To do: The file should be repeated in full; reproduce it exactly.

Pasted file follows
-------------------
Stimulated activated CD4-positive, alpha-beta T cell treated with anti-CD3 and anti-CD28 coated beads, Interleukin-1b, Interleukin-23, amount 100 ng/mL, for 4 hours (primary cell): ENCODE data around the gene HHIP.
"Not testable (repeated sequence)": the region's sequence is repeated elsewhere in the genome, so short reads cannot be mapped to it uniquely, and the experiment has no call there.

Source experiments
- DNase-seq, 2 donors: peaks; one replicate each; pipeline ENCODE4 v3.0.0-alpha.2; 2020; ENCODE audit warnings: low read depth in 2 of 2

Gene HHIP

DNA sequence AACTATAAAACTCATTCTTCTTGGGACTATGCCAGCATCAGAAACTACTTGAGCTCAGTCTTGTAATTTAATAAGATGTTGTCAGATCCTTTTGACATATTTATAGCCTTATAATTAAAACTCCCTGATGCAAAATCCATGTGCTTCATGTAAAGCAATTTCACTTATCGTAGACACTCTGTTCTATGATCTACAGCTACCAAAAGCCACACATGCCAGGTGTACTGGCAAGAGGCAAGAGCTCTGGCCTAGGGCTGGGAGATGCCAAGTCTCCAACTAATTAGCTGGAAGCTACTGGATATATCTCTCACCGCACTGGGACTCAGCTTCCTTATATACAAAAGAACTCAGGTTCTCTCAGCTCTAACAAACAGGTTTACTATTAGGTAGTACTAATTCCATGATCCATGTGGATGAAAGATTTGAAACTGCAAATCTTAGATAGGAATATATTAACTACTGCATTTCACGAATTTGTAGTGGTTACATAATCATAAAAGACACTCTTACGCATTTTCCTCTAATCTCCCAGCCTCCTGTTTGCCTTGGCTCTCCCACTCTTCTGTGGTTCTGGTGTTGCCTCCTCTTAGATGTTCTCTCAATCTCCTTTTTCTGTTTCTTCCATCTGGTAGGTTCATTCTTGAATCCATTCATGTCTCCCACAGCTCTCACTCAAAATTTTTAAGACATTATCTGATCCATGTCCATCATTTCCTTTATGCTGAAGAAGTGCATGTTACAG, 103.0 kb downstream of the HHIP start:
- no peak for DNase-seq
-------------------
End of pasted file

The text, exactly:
Stimulated activated CD4-positive, alpha-beta T cell treated with anti-CD3 and anti-CD28 coated beads, Interleukin-1b, Interleukin-23, amount 100 ng/mL, for 4 hours (primary cell): ENCODE data around the gene HHIP.
"Not testable (repeated sequence)": the region's sequence is repeated elsewhere in the genome, so short reads cannot be mapped to it uniquely, and the experiment has no call there.

Source experiments
- DNase-seq, 2 donors: peaks; one replicate each; pipeline ENCODE4 v3.0.0-alpha.2; 2020; ENCODE audit warnings: low read depth in 2 of 2

Gene HHIP

DNA sequence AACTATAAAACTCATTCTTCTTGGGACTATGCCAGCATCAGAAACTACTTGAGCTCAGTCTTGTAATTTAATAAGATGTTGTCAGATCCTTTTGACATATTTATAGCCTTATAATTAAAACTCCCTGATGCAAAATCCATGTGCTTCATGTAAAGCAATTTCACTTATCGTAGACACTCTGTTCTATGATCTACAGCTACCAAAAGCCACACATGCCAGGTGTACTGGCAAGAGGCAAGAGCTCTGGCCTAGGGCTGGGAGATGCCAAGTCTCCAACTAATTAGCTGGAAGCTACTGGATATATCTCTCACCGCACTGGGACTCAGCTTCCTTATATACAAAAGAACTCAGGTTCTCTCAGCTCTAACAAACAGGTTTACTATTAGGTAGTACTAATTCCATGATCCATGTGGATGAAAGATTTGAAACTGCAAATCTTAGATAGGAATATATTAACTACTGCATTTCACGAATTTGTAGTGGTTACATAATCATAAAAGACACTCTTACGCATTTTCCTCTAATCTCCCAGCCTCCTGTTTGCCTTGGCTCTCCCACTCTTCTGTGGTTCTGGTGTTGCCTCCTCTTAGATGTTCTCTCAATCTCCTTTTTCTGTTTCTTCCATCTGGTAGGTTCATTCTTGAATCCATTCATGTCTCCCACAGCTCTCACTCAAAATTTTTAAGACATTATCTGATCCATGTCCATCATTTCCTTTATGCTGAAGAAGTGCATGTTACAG, 103.0 kb downstream of the HHIP start:
- no peak for DNase-seq